RS87323. Silver denarius, RIC III MA441, RSC II 357, BMCRE IV MA71, Szaivert MIR 47, SRCV II 5196, VF, excellent portrait, well centered, radiating flow lines, bumps, cleaning marks, weight 3.141 g, maximum diameter 17.5 mm, die axis 180o, Rome mint, 162 A.D.; obverse DIVVS ANTONINVS, bare head right; reverse DIVO PIO, rectangular altar with closed double panelled doors; ex Roma Numismatics e-sale 46, part of lot 1033; $120.00 (€102.00)
 


Antoninus Pius, August 138 - 7 March 161 A.D., Zeugma, Commagene, Syria

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Zeugma was founded by Seleucus I Nicator who almost certainly named the city Seleucia after himself. In 64 B.C. the city was conquered by Rome and renamed Zeugma, meaning "bridge of boats." On the Silk Road connecting Antioch to China, Zeugma had a pontoon bridge across the Euphrates, which was the long time border with the Persian Empire. The Legio IV Scythica was camped in Zeugma. The legion and the trade station brought great wealth to Zeugma until, in 256, Zeugma was fully destroyed by the Sassanid king, Shapur I. An earthquake then buried the city beneath rubble. The city never regained its earlier prosperity and, after Arab raids in the 5th and 6th centuries, it was abandoned again.
RY86830. Bronze AE 22, RPC Online IV 8532 (52 spec.); SNG Hunterian 2628 (same c/m); BMC Galatia p. 125, 8 (same); SNG Cop 28; countermark: Howgego 453 (32 pcs.), aF, c/m VF, tight flan, earthen deposits, corrosion, edge cracks , weight 10.192 g, maximum diameter 21.5 mm, die axis 0o, Zeugma mint, 138 - 161 A.D.; obverse AYTO KAI TIT AIΛ A∆P ANTWNEINOC CEB EY (or similar), laureate head right, countermark: 5-pointed star in same shaped 5 mm punch; reverse ZEYΓMTEWN, tetrastyle temple, a rectangular walled and colonnaded peribolos before the temple containing sacred grove, crescent with horns up above, obscure officina letter upper left; ex Beast Coins; $110.00 (€93.50)
 


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Annona was the goddess of harvest and her main attribute is grain. This reverse suggests the arrival of grain by sea from the provinces (especially from Africa) and its distribution to the people. By the Code De Naviculariis, the mariners appointed to carry grain from Egypt could be executed if they did not keep the proper course; and if they did not sail in the proper season, the master of the vessel would be banished.
RB65293. Orichalcum sestertius, RIC III 981, BMCRE IV 2038, SRCV II 4254, Cohen II -, F, nice portrait, uneven strike, reverse slightly off center, weight 21.364 g, maximum diameter 30.3 mm, die axis 0o, Rome mint, 157 - 158 A.D.; obverse ANTONINVS AVG PIVS P P IMP II, laureate head right; reverse TR POT XXI COS IIII, Annona standing slightly slightly left, stalks of grain pointed downward in her right over modius overflowing with stalks of grain at feet on left, rudder vertical behind in left resting on prow of galley right, S - C (senatus consulto) flanking low across field; $100.00 (€85.00)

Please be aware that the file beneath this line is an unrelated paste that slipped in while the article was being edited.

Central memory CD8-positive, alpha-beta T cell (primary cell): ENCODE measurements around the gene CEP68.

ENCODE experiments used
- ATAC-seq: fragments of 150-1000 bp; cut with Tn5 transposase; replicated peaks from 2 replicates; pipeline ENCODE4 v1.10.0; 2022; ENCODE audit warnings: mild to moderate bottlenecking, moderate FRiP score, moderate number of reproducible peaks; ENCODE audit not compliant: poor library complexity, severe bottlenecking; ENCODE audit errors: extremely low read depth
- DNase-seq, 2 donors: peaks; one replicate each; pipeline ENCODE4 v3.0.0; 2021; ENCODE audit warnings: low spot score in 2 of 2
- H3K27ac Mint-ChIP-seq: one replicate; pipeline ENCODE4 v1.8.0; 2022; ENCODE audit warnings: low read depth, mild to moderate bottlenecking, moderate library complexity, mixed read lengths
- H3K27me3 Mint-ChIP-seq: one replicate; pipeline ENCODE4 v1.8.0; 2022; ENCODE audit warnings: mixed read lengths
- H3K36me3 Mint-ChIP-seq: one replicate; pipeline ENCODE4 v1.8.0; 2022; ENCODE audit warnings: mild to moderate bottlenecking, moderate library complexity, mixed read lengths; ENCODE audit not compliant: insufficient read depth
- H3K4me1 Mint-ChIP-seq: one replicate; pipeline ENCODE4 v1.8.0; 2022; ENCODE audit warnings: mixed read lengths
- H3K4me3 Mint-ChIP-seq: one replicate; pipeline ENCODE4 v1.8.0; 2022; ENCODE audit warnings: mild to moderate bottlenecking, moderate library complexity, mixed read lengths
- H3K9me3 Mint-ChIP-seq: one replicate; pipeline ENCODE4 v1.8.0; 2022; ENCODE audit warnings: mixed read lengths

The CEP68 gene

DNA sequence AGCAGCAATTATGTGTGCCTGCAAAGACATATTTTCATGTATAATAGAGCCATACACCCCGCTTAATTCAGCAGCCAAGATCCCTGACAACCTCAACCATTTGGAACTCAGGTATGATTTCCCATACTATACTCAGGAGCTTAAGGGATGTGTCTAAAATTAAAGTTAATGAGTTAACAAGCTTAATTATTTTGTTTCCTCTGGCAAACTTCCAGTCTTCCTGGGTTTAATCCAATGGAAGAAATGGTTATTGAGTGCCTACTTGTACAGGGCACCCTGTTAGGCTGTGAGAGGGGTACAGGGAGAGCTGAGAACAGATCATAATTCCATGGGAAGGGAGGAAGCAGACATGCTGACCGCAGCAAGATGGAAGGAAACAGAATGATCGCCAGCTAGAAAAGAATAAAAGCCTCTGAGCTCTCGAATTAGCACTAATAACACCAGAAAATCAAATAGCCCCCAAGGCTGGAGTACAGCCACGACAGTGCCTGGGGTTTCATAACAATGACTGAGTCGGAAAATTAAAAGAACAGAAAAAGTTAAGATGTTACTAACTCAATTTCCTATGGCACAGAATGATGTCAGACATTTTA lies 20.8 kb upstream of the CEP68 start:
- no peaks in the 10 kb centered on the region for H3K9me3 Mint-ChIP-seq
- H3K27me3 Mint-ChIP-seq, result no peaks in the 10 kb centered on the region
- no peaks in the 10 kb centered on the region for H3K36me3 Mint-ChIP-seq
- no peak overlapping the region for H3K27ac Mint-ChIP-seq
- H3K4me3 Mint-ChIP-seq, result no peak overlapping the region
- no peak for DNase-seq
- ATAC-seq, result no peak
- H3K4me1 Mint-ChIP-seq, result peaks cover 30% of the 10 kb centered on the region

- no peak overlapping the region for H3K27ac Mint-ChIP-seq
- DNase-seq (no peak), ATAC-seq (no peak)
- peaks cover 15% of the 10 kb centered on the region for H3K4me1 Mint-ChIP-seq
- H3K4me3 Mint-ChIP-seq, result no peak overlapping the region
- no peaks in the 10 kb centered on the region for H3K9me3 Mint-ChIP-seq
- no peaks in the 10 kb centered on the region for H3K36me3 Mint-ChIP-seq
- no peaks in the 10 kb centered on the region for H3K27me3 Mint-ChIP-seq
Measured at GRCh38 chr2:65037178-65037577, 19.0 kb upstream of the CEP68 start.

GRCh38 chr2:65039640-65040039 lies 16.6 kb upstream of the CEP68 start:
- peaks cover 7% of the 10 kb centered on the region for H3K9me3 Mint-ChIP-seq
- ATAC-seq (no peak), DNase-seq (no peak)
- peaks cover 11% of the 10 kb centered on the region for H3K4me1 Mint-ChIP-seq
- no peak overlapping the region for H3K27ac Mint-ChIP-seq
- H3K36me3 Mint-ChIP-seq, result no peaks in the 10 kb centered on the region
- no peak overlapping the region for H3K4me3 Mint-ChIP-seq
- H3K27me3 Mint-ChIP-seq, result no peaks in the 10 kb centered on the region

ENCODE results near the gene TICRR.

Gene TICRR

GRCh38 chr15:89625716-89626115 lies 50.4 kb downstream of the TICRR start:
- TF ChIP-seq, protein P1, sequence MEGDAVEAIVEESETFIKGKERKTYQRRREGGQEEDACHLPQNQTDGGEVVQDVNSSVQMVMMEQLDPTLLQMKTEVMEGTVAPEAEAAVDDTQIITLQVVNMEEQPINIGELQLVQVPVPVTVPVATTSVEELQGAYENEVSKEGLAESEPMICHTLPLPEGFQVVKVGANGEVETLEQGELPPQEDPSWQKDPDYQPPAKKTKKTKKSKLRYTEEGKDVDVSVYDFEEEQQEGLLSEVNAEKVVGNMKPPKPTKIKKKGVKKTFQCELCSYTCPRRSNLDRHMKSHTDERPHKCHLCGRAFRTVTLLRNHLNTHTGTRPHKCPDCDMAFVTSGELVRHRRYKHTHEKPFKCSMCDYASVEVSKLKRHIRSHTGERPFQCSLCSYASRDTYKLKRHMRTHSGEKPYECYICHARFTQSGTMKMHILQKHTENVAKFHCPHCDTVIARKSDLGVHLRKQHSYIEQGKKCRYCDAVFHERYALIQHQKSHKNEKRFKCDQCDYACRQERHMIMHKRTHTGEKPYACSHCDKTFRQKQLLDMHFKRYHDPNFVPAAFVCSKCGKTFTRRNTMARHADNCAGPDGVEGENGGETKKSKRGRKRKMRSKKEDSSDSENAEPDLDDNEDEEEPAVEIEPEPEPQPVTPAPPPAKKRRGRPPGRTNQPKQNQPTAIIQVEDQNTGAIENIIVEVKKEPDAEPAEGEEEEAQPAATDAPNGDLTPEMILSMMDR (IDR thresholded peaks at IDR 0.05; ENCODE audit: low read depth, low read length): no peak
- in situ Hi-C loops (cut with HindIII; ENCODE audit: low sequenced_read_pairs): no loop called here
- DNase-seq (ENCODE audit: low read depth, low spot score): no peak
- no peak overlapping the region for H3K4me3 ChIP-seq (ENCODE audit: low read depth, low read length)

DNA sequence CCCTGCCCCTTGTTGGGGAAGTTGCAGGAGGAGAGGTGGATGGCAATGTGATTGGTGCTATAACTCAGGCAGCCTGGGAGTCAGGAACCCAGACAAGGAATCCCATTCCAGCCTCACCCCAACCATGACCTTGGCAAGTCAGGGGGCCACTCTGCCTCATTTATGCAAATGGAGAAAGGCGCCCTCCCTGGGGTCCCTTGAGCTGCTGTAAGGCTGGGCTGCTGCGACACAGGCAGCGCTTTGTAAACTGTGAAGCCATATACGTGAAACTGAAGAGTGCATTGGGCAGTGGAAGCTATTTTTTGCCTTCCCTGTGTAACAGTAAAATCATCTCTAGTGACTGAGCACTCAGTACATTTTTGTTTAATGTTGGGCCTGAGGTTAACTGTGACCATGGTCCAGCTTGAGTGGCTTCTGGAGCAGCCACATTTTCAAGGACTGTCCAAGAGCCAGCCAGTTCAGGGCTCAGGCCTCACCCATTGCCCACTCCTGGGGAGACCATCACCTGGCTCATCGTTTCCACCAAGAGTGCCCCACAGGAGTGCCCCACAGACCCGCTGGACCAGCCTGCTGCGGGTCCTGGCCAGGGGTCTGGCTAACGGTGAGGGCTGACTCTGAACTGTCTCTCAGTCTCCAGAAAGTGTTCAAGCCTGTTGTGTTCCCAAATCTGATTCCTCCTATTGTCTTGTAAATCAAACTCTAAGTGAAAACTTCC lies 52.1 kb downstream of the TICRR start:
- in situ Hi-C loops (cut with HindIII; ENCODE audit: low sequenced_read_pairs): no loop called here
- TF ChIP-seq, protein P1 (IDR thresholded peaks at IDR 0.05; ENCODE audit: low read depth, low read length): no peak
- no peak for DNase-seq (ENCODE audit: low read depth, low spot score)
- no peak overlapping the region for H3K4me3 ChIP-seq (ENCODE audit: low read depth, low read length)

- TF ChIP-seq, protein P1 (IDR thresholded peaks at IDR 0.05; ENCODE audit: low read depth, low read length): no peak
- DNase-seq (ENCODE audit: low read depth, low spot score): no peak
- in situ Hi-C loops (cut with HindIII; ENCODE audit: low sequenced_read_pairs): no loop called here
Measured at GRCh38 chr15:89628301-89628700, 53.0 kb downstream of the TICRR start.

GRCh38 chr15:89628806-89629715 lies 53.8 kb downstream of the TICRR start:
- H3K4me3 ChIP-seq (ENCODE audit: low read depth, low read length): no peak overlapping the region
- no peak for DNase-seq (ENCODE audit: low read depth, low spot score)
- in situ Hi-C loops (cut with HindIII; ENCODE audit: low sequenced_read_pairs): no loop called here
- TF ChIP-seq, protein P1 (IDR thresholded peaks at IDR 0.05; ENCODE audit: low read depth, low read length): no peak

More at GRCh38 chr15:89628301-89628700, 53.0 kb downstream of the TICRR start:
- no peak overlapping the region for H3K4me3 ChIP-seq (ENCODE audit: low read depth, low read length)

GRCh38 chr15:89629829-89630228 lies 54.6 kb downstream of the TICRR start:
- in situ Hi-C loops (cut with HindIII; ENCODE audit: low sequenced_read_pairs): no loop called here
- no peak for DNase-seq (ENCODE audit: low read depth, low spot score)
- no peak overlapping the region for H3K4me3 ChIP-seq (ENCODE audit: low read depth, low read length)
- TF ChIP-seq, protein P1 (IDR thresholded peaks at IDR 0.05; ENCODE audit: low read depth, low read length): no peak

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A caduceus is a wand entwined at one end by two serpents, each of whose bodies folds again in the form of two half-circles, whilst the head passes above the wand. It was an attribute peculiar to Mercury. Prudence is generally supposed to be represented by these two serpents, and the wings which are sometimes added to the Caduceus, are the symbols of diligence, both needful qualities in the pursuit of trade and commerce, which Mercury patronized. It was also the symbol of peace and concord, which that deity is related to have received from Apollo in return for the lyre.
RS84672. Silver denarius, RIC III 136, RSC II 344, BMCRE IV 530, Hunter II 139, Strack III 166, SRCV II 4078, Choice VF, nice portrait, flow lines, edge cracks, porous, weight 3.163 g, maximum diameter 17.7 mm, die axis 180o, Rome mint, 145 - 161 A.D.; obverse ANTONINVS AVG PIVS P P, laureate head right; reverse COS IIII, clasped hands holding stalks of grain and caduceus; $95.00 (€80.75)
 


Roman Empire, Anonymous, Domitian to Antoninus Pius, c. 81 - 161 A.D.

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Quadrantes, like quinarii, were issued only occasionally, perhaps exclusively for imperial distributions. Suetonius reported that, from the roof of the Basilica Julia "Caligula threw coins among the people." Perhaps this small coin was thrown to the crowd by the emperor himself at a similar event.